The plaintiff is represented by Romanucci & Blandin Founding Partner Antonio M. Romanucci and Senior Attorney Jason J. Friedl.
“The Chicago Blackhawks were keeping a dirty secret in 2010 while they enjoyed public accolades and made enormous profits off their team’s Stanley Cup win. Team leaders were very aware they had an abuser on the coaching staff and they ignored their own policies - as well as human decency - and did nothing to report it, remove the abuser or protect their players,” said Founding Partner Antonio M. Romanucci, Romanucci & Blandin. “This lawsuit aims to obtain justice for our client and hold the team accountable for the abuse and cover-up that took place and was known within the Blackhawks organization. After the Jenner & Block report that confirmed the abuse took place, the team acknowledged and pledged to be a better organization in the future. How they respond to this new lawsuit will measure if any progress has been made.”
"It is difficult to explain the incredible impact this type of abuse has on a person, and the challenges it creates for their mental health, relationships and career. Our client’s professional aspirations were weaponized by this abuser who groomed and manipulated the young player for his own gratification and then threatened to destroy our client’s life-long ambition to play professional hockey in the NFL. As is common with survivors of sexual assault, it has taken this player some time to come to grips with what happened, and to prepare to advocate for himself with those responsible. We are immensely proud of the courage our client has demonstrated in coming forward,” said Senior Attorney Jason J. Friedl, Romanucci & Blandin.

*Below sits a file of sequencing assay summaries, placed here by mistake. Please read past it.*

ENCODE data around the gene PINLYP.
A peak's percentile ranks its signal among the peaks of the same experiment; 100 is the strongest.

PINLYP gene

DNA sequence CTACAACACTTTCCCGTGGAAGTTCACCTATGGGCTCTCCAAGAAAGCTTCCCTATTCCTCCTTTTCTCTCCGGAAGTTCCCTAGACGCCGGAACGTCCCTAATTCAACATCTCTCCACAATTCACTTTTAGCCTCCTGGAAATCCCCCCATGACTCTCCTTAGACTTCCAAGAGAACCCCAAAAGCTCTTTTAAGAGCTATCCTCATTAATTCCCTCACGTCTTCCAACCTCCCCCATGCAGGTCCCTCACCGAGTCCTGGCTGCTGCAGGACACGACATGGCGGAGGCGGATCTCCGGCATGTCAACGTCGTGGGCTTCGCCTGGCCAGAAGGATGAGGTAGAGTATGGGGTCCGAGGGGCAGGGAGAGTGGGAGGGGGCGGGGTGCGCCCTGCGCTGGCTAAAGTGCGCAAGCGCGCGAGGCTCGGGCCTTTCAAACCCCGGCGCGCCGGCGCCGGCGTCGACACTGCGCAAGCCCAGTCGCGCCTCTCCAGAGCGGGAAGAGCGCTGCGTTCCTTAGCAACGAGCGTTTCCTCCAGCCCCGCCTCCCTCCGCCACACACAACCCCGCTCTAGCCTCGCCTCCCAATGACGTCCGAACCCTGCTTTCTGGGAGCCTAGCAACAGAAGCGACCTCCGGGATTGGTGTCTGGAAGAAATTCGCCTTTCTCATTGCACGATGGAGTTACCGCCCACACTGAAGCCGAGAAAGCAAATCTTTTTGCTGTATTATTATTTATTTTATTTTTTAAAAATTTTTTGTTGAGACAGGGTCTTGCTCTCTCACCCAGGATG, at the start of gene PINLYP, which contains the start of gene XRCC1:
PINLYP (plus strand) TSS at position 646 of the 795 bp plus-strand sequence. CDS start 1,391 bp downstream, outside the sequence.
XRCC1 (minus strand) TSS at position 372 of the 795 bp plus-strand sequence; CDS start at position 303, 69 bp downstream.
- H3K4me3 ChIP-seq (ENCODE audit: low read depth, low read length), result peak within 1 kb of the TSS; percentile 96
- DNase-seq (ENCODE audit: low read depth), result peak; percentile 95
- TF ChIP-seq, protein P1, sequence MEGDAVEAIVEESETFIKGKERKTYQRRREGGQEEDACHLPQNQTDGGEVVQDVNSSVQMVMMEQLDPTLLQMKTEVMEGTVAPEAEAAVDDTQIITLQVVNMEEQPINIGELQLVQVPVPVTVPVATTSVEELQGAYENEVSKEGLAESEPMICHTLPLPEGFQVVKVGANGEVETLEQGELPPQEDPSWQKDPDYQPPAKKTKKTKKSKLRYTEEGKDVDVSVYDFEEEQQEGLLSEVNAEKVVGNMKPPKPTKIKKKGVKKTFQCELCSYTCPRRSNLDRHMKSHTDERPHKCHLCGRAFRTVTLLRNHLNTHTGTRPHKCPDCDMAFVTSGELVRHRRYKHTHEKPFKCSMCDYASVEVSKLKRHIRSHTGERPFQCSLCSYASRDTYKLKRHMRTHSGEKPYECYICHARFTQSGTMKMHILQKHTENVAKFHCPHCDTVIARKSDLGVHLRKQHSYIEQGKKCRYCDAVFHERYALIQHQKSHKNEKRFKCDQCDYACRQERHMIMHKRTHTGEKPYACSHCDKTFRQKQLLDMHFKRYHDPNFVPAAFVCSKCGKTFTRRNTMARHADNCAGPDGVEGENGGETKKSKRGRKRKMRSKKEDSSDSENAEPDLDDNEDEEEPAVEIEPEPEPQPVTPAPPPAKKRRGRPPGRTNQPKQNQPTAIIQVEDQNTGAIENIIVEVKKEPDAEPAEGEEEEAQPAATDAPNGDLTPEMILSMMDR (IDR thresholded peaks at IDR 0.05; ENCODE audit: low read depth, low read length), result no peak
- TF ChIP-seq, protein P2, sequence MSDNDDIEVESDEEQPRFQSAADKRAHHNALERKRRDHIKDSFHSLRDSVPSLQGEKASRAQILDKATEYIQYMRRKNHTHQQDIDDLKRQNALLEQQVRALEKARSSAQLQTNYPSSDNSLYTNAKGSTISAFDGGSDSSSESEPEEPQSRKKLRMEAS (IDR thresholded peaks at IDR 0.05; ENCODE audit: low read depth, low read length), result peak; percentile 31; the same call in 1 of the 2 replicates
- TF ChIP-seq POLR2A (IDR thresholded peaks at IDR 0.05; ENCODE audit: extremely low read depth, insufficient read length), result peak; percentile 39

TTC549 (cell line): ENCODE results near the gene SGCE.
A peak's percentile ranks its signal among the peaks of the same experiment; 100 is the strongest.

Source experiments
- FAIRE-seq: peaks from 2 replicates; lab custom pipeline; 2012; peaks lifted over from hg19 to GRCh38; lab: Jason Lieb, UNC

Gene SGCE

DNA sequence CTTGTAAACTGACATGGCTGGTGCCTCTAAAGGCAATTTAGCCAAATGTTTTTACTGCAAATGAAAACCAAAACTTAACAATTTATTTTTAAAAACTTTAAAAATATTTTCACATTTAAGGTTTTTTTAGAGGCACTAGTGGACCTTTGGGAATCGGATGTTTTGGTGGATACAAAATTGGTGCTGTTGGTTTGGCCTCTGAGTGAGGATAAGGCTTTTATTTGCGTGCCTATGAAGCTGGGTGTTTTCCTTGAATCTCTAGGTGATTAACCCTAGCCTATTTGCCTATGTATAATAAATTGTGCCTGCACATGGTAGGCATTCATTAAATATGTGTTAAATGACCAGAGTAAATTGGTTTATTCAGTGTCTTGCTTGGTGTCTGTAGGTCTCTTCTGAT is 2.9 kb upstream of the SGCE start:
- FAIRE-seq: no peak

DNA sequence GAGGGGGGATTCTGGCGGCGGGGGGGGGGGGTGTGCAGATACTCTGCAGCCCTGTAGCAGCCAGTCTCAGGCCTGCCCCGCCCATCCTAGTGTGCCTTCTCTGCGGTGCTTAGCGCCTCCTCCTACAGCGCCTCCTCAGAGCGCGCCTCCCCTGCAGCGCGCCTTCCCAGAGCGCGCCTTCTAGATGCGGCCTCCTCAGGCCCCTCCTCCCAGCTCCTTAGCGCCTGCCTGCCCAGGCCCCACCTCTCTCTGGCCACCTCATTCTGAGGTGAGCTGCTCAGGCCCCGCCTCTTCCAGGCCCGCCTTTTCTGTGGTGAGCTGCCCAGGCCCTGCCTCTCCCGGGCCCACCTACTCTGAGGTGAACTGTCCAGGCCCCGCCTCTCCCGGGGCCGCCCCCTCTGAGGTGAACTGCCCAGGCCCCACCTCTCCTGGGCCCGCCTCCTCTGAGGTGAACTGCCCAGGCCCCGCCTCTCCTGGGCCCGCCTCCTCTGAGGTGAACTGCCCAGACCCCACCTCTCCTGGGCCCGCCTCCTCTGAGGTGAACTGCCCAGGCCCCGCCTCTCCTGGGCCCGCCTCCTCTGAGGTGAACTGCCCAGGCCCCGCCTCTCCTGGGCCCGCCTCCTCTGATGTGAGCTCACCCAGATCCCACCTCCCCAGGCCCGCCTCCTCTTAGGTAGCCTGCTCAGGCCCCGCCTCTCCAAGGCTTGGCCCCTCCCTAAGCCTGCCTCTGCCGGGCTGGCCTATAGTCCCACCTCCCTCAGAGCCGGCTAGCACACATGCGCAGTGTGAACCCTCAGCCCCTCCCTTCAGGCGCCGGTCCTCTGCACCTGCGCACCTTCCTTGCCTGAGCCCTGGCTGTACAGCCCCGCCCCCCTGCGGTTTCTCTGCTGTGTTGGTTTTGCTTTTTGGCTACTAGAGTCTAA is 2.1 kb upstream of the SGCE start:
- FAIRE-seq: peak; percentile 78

To learn more about legal options involving sexual abuse and hazing please visit: https://www.rblaw.net/practices-sexual-abuse-hazing-cases.
About Romanucci & Blandin, LLC
Romanucci & Blandin is a Chicago-based national trial practice committed to fighting for victims of negligence, abuse and wrongful death. Founded in 1998, we have decades of history securing verdicts and settlements for our clients - many for millions of dollars and others record-
setting awards. Our expertise ranges from medical malpractice and sexual abuse cases involving individual or institutional negligence to civil rights, police misconduct and workers' compensation, making Romanucci & Blandin a valuable legal resource to individuals and groups of people who have been injured by others’ wrongdoing. Referring attorneys and clients say several factors differentiate our firm: Our record of success, depth of experience, talented and dedicated legal team, tireless preparation and strategic use of communications to fight for the rights of those whose lives have been changed forever. We are different from other personal injury firms in that our work does not stop when a verdict or settlement is secured. We are often inspired by our clients’ experiences and commit resources to create change in our communities. For more information about Romanucci & Blandin, please visit www.rblaw.net or call (312) 313-7543.